By fWAR, the Diamondbacks currently have the best rotation in the major-leagues. This is quite a turnaround, considering that last year, they ranked 21st by the same metric. It’s even more striking, given the lack of changes this winter: Taijuan Walker replacing Archie Bradley, is the only significant alteration from the rotation last year. [90% of non-Archie starts in 2016 - all of them bar fourteen - were by people who have also started games for Arizona this year]
One of the reason for this is sheer volume of work. At 190.1 innings, it’s the most by any National League team, and just two outs behind the major-league leaders in Houston. If this pace is maintained, our rotation will post 934.1 innings this year, fifty more innings than last season. They’re also on pace to strike out 967 batters; for K’s by Arizona starters, this would trail only the monstrous 2002 season. That’s the year Randy Johnson and Curt Schilling both passed 300 strikeouts, which remains the all-time high for K’s by any rotation.
Here’s a comparison of the stats from 2016 and 2017 for our starting pitching, each through the first 33 games of the campaign:
Starting pitching 2016 vs. 2017
This shows numbers trending positively almost across the board. We’re averaging an out per game more, while allowing fewer hits - particularly home-runs. Strikeouts per start are more than one-third up on 2016, and ERA has plummeted from 5.20, all the way down to 3.69. About the only black-mark has been against the defense more than the pitching staff: unearned runs allowed by our starters are up 60% over the same period as last season. I haven’t got fielding game logs, so can’t see what the total was to this point in 2016, but we’re currently on pace for 108 errors, which would be Arizona’s worst tally since 2009.
However, it’s worth noting that the increased length from our rotation is due almost entirely to one things - the absence of the “disaster start”. If we break down the first 33 starts this year and last by length, here’s what we find.
Once you get past the fifth inning, the numbers are almost identical between 2016 and 2017. It’s a decrease in the really short outings which has been the main driver to increasing the total number of innings pitched by the rotation. The graph above, if anything, undersells this aspect, because all four of the “4 innings or less” outings this season went exactly four innings. Most of the seven such starts last year fell short even of that mark: three by Shelby Miller (1.2, 2 and 3.2 innings) plus one each from Robbie Ray (3) and Rubby De La Rosa (3.2). That’s five times in the first 33 games, our starter couldn’t even get through four innings; we haven’t seen that at all so far in 2017.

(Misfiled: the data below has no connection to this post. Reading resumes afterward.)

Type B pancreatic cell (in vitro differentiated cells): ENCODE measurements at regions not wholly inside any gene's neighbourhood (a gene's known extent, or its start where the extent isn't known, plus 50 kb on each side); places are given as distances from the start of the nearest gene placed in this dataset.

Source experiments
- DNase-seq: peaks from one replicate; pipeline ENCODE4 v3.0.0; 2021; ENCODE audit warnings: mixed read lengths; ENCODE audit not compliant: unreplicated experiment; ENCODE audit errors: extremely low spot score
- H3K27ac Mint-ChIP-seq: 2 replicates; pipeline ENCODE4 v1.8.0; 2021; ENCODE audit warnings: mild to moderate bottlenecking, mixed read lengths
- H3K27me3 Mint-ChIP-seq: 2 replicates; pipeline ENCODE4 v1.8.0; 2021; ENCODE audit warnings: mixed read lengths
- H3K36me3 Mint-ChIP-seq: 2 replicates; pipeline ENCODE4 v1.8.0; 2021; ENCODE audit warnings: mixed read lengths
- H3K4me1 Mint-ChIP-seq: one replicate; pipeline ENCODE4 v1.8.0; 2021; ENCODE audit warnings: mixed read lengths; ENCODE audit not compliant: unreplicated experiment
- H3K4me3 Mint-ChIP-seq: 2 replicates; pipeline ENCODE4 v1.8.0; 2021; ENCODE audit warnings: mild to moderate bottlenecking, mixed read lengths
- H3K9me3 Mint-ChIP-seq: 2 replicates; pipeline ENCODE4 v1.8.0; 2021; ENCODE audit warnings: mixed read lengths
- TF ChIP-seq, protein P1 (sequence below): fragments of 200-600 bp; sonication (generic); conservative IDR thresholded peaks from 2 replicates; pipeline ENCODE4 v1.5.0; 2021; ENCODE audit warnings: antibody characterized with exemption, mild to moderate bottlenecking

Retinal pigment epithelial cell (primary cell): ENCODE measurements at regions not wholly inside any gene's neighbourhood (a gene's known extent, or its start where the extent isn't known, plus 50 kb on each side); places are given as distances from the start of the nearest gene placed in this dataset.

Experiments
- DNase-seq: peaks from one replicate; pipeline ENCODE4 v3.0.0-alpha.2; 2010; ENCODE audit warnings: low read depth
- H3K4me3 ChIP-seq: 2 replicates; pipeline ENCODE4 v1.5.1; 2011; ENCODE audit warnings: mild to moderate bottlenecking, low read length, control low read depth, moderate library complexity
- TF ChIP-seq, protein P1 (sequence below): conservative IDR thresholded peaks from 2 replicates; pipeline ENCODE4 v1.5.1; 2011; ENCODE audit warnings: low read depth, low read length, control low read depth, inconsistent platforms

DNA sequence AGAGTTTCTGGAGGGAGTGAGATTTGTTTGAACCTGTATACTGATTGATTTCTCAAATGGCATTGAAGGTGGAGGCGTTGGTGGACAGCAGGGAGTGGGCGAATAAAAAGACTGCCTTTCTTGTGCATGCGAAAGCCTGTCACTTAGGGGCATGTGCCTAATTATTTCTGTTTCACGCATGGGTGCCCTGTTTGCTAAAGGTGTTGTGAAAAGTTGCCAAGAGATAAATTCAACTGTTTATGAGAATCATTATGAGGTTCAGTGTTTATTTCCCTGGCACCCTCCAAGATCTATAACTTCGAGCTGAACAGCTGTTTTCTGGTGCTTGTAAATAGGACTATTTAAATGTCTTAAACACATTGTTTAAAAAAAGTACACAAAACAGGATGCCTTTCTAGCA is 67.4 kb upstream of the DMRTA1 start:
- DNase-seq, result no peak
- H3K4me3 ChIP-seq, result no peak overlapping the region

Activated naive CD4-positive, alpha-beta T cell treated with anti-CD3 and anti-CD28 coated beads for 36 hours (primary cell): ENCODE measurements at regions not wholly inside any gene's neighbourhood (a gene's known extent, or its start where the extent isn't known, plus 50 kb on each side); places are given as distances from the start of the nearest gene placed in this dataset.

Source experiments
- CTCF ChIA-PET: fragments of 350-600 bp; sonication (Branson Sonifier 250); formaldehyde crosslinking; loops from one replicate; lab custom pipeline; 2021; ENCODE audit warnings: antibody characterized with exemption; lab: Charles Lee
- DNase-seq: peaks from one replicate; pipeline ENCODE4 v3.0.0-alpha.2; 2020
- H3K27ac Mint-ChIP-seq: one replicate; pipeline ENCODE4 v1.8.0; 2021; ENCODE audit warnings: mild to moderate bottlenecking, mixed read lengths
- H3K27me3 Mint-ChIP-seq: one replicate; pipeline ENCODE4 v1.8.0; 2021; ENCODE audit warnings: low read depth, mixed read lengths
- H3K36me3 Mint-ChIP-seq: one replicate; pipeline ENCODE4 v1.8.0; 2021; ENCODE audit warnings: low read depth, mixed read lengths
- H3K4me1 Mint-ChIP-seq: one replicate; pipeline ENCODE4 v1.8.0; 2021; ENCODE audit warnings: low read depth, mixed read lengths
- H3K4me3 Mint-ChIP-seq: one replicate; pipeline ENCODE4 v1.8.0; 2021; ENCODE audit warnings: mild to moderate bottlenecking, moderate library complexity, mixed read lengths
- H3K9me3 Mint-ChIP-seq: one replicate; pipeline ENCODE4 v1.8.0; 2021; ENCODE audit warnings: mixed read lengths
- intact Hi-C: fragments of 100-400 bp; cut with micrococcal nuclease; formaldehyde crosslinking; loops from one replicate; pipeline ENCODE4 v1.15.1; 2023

The impact is not limited to the rotation, it also helps the bullpen out. This is apparent most dramatically in the sheer number of relief arms we’ve needed to use. Since Opening Day 2017, the only additions to the bullpen have been Silvino Bracho and T.J. McFarland. Over the same period last year, the D-backs went through some incredible roster instability, bringing up nine relievers at one point or other: Enrique Burgos, Matt Buschmann, Zac Curtis, Rubby De La Rosa, Kyle Drabek, Keith Hessler, Dominic Leone, Evan Marshall and Tyler Wagner. Most are names you’ve likely forgotten, and with good cause.
While the number of long (> 3 outs) relief appearances has been the same this year and last, in 2016, Chip Hale seemed to treat those relievers very much as a “churn and burn” utility. Bring ‘em up, throw them into mop-up duty, then ship them out for a fresh arm. This year, Randall Delgado and Archie Bradley have executed the majority of them, and it feels like their appearances have been much more a conscious choice, rather than a case of emergency use. Again, the lack of disaster starts is likely helpful. As we saw with Braden Shipley and Patrick Corbin’s outings, if your starter gets through four, then your bullpen can usually survive, especially on the road.
If we look at length in pitches, we see something similar. Only three times has a starter not reached 80. One was Miller’s final outing, and another a Corbin start that lasted six IP, ending because his batter’s spot came up in the 7th, with Arizona down two. The only “true” sub-80 pitch start was again Corbin, on Saturday in Coors. But even including all three, the only NL teams with fewer are the Nationals + Cardinals. Conversely, we have 13 starts lasting 100 pitches or more, behind the Nats’ 21 - the only team averaging six innings per start. At least in our case, we have a high K-rate partly responsible. In Washington, it seems more a case of Baker gonna Baker...
Certainly, if the team is to compete this year, the improvement is going to need to continue coming from the rotation. Win or lose, having your starter going close to six innings allows you to line up your bullpen for optimal efficiency, allowing you to save your best relievers for the most important innings and games.